The Anglo-Dutch oil giant, Shell, has withdrawn staff from oil facilities in Nigeria's troubled Niger Delta.
By Anna Borzello
BBC correspondent in Ilorin, western Nigeria
The evacuation of 254 non-essential staff follows a new wave of increased violence in the region.
It comes as the military and police increased their operations against armed groups who operate in the swamps and creeks of the Delta.
Nigeria is the sixth largest producer of oil within Opec, but close to 70% of the population live in poverty.
The Shell workers were moved out from two oil facilities in the Soku and Ekulama areas of River State as a result of what they describe as the tense security situation in the region.
Shell produces about half of Nigeria's crude oil, but the company said there had been no disruption to production.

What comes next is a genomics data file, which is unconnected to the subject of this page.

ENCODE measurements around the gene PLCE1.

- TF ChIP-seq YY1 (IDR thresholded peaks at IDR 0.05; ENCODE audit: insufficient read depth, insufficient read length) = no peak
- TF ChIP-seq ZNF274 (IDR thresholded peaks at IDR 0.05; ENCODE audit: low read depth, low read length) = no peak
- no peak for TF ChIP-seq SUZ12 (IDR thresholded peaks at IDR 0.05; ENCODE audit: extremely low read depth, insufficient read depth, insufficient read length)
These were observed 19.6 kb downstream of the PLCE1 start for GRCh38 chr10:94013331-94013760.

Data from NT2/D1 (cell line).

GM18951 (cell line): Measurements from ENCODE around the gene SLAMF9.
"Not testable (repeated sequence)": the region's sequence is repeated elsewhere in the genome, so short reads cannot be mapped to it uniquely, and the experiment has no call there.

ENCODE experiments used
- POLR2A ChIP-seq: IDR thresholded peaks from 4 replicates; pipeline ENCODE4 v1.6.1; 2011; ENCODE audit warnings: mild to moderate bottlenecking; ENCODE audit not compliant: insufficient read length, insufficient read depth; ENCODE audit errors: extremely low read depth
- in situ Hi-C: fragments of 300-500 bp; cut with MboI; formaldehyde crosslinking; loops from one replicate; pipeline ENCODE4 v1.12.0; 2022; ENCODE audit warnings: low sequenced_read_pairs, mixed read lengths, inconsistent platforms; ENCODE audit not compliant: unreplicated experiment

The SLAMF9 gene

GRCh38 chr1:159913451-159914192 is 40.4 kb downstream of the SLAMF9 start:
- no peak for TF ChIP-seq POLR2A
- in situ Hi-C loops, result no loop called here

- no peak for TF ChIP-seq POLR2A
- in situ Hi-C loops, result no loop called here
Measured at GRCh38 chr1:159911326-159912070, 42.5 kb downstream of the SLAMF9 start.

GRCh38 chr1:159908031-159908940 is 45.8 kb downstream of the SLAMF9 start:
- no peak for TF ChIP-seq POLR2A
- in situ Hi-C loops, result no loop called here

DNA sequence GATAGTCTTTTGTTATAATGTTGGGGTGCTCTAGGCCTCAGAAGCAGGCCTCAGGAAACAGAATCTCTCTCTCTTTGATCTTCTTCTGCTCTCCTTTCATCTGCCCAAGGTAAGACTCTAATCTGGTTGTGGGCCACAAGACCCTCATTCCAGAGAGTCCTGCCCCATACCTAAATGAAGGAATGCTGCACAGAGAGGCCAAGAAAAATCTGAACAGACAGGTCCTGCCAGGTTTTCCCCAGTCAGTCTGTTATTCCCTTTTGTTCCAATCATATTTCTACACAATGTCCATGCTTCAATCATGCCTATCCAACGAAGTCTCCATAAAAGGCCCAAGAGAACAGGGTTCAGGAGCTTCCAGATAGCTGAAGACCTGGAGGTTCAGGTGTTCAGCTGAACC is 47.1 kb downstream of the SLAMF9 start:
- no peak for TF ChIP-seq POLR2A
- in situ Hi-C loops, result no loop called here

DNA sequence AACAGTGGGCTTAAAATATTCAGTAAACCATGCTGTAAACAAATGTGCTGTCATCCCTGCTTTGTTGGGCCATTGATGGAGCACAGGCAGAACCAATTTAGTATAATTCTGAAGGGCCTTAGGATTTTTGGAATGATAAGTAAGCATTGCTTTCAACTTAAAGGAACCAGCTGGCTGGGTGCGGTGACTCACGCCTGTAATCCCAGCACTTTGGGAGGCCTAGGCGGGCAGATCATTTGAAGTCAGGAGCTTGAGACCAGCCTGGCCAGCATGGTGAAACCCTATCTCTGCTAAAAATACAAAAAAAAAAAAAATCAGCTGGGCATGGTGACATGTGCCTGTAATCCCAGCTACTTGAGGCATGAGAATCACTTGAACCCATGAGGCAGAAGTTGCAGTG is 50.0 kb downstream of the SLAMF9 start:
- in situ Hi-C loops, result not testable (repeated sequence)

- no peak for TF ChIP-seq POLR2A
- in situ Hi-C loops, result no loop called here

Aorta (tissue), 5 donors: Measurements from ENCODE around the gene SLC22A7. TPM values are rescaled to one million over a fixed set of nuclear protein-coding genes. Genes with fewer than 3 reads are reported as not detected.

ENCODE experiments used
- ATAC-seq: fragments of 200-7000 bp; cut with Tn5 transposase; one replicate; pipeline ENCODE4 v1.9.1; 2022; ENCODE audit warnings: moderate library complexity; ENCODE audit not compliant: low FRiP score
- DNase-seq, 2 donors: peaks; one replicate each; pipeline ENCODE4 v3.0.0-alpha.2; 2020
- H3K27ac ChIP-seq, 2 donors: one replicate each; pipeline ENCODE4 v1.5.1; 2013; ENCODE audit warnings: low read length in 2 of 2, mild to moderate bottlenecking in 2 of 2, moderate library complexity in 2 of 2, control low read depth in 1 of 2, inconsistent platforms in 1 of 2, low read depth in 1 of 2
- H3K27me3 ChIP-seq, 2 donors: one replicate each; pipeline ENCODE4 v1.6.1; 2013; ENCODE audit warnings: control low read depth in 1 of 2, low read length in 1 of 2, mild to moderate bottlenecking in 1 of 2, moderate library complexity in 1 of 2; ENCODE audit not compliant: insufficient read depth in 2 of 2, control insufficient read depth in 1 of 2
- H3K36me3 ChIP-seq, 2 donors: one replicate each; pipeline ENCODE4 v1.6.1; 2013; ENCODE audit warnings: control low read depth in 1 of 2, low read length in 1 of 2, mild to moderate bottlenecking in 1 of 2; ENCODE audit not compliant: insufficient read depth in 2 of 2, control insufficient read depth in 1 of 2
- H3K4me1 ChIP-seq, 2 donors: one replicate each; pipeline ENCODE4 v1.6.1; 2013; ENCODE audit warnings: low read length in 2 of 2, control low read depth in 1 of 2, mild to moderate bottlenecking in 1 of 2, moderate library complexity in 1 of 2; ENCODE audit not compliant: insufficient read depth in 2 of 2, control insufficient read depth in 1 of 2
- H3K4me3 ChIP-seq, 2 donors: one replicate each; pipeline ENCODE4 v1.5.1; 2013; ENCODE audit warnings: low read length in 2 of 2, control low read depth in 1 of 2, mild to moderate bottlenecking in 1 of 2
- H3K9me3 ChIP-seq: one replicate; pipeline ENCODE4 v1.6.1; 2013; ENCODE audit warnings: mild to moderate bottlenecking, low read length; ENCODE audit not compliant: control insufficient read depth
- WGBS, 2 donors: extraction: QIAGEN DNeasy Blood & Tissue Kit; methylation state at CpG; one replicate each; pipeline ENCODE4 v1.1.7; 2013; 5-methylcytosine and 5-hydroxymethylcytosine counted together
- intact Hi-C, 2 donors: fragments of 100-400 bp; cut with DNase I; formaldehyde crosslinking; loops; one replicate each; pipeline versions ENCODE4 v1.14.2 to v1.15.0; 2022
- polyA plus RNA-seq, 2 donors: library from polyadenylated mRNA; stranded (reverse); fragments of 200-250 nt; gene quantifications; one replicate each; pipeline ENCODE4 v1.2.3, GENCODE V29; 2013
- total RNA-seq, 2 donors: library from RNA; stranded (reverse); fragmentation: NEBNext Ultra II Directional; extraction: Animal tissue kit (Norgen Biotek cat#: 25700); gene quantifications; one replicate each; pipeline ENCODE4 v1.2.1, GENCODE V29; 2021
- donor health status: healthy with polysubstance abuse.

Earlier this month, the Nigerian military launched an operation to flush out armed militants living in the swamps and creeks near the oil city of Port Harcourt, following a day-long attack on the city itself which left five people dead.
The human rights organisation, Amnesty International, has since said that 500 civilians may have been killed and thousands of others displaced in the ongoing security crackdown.
The militants, known as the Niger Delta People's Volunteer Force, say they are struggling for the independence of the region's Ijaw people.
But the authorities instead allege they are involved in the lucrative trade of stealing and smuggling crude oil, which each year loses the country about 10% of its total oil revenue.